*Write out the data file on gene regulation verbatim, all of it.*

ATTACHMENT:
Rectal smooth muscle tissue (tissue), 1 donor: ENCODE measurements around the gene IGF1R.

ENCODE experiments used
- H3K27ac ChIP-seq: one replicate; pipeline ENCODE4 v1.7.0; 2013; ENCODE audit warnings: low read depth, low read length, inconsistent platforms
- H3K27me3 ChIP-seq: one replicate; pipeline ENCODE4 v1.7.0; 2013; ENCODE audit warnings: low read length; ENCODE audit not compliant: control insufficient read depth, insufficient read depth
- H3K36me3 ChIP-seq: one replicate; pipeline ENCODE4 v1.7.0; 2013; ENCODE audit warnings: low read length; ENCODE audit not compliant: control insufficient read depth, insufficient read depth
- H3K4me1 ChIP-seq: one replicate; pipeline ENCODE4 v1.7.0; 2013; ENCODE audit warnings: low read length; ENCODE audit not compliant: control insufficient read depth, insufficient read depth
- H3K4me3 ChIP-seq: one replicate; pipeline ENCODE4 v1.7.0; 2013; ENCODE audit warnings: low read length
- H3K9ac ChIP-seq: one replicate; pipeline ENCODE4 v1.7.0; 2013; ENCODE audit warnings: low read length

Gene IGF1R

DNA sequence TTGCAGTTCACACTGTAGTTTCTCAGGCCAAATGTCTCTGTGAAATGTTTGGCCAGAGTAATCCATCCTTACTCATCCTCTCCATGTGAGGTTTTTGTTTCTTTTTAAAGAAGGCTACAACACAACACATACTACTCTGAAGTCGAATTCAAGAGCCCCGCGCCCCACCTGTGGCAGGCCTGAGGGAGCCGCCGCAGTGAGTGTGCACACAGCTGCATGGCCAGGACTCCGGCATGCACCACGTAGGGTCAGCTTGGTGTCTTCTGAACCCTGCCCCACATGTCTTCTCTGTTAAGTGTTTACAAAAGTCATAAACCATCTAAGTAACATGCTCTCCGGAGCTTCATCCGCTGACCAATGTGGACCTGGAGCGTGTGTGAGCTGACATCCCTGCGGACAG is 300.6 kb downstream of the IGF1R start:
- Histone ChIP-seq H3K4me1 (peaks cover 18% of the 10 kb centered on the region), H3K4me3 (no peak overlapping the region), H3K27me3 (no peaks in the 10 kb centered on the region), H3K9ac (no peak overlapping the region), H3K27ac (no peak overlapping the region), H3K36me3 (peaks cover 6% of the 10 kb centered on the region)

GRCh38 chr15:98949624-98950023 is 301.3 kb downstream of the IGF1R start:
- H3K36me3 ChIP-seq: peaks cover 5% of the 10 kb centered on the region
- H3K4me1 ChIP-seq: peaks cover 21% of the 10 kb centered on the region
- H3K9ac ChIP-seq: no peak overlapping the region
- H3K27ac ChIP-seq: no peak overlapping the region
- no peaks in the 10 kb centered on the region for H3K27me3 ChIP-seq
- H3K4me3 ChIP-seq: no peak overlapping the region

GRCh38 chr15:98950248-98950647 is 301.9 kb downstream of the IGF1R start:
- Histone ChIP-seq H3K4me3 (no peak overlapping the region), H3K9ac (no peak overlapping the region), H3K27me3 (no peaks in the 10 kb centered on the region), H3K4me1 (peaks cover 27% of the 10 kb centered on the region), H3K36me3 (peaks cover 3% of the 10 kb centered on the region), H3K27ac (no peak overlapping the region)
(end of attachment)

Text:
Rectal smooth muscle tissue (tissue), 1 donor: ENCODE measurements around the gene IGF1R.

ENCODE experiments used
- H3K27ac ChIP-seq: one replicate; pipeline ENCODE4 v1.7.0; 2013; ENCODE audit warnings: low read depth, low read length, inconsistent platforms
- H3K27me3 ChIP-seq: one replicate; pipeline ENCODE4 v1.7.0; 2013; ENCODE audit warnings: low read length; ENCODE audit not compliant: control insufficient read depth, insufficient read depth
- H3K36me3 ChIP-seq: one replicate; pipeline ENCODE4 v1.7.0; 2013; ENCODE audit warnings: low read length; ENCODE audit not compliant: control insufficient read depth, insufficient read depth
- H3K4me1 ChIP-seq: one replicate; pipeline ENCODE4 v1.7.0; 2013; ENCODE audit warnings: low read length; ENCODE audit not compliant: control insufficient read depth, insufficient read depth
- H3K4me3 ChIP-seq: one replicate; pipeline ENCODE4 v1.7.0; 2013; ENCODE audit warnings: low read length
- H3K9ac ChIP-seq: one replicate; pipeline ENCODE4 v1.7.0; 2013; ENCODE audit warnings: low read length

Gene IGF1R

DNA sequence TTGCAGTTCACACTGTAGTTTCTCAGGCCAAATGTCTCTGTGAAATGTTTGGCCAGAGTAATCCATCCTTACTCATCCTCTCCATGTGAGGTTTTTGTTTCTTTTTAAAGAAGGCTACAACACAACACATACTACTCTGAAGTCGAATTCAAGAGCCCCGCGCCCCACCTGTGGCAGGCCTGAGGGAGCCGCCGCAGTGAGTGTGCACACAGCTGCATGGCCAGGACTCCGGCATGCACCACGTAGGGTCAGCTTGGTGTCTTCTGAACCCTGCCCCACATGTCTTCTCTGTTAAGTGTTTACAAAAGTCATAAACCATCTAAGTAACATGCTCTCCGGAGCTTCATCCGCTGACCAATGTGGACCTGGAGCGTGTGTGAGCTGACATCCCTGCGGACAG is 300.6 kb downstream of the IGF1R start:
- Histone ChIP-seq H3K4me1 (peaks cover 18% of the 10 kb centered on the region), H3K4me3 (no peak overlapping the region), H3K27me3 (no peaks in the 10 kb centered on the region), H3K9ac (no peak overlapping the region), H3K27ac (no peak overlapping the region), H3K36me3 (peaks cover 6% of the 10 kb centered on the region)

GRCh38 chr15:98949624-98950023 is 301.3 kb downstream of the IGF1R start:
- H3K36me3 ChIP-seq: peaks cover 5% of the 10 kb centered on the region
- H3K4me1 ChIP-seq: peaks cover 21% of the 10 kb centered on the region
- H3K9ac ChIP-seq: no peak overlapping the region
- H3K27ac ChIP-seq: no peak overlapping the region
- no peaks in the 10 kb centered on the region for H3K27me3 ChIP-seq
- H3K4me3 ChIP-seq: no peak overlapping the region

GRCh38 chr15:98950248-98950647 is 301.9 kb downstream of the IGF1R start:
- Histone ChIP-seq H3K4me3 (no peak overlapping the region), H3K9ac (no peak overlapping the region), H3K27me3 (no peaks in the 10 kb centered on the region), H3K4me1 (peaks cover 27% of the 10 kb centered on the region), H3K36me3 (peaks cover 3% of the 10 kb centered on the region), H3K27ac (no peak overlapping the region)